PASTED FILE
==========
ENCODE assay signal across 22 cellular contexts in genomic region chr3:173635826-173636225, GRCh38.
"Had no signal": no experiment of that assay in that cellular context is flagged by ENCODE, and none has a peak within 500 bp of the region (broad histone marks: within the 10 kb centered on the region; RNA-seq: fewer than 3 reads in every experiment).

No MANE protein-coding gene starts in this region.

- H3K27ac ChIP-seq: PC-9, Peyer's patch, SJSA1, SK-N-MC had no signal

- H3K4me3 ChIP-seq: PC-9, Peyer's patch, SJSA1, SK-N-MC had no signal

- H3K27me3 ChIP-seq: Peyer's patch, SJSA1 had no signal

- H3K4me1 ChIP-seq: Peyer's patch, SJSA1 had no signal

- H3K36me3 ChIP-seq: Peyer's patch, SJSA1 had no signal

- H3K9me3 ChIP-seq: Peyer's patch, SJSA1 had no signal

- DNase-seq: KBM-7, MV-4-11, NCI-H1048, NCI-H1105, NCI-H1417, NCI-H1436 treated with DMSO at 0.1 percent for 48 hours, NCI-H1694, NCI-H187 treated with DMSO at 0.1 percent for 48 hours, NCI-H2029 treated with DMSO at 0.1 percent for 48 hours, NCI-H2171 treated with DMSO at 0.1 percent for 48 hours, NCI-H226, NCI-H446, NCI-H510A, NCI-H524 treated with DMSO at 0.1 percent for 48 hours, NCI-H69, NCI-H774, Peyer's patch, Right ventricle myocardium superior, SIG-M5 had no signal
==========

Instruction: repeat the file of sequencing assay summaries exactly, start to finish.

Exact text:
ENCODE assay signal across 22 cellular contexts in genomic region chr3:173635826-173636225, GRCh38.
"Had no signal": no experiment of that assay in that cellular context is flagged by ENCODE, and none has a peak within 500 bp of the region (broad histone marks: within the 10 kb centered on the region; RNA-seq: fewer than 3 reads in every experiment).

No MANE protein-coding gene starts in this region.

- H3K27ac ChIP-seq: PC-9, Peyer's patch, SJSA1, SK-N-MC had no signal

- H3K4me3 ChIP-seq: PC-9, Peyer's patch, SJSA1, SK-N-MC had no signal

- H3K27me3 ChIP-seq: Peyer's patch, SJSA1 had no signal

- H3K4me1 ChIP-seq: Peyer's patch, SJSA1 had no signal

- H3K36me3 ChIP-seq: Peyer's patch, SJSA1 had no signal

- H3K9me3 ChIP-seq: Peyer's patch, SJSA1 had no signal

- DNase-seq: KBM-7, MV-4-11, NCI-H1048, NCI-H1105, NCI-H1417, NCI-H1436 treated with DMSO at 0.1 percent for 48 hours, NCI-H1694, NCI-H187 treated with DMSO at 0.1 percent for 48 hours, NCI-H2029 treated with DMSO at 0.1 percent for 48 hours, NCI-H2171 treated with DMSO at 0.1 percent for 48 hours, NCI-H226, NCI-H446, NCI-H510A, NCI-H524 treated with DMSO at 0.1 percent for 48 hours, NCI-H69, NCI-H774, Peyer's patch, Right ventricle myocardium superior, SIG-M5 had no signal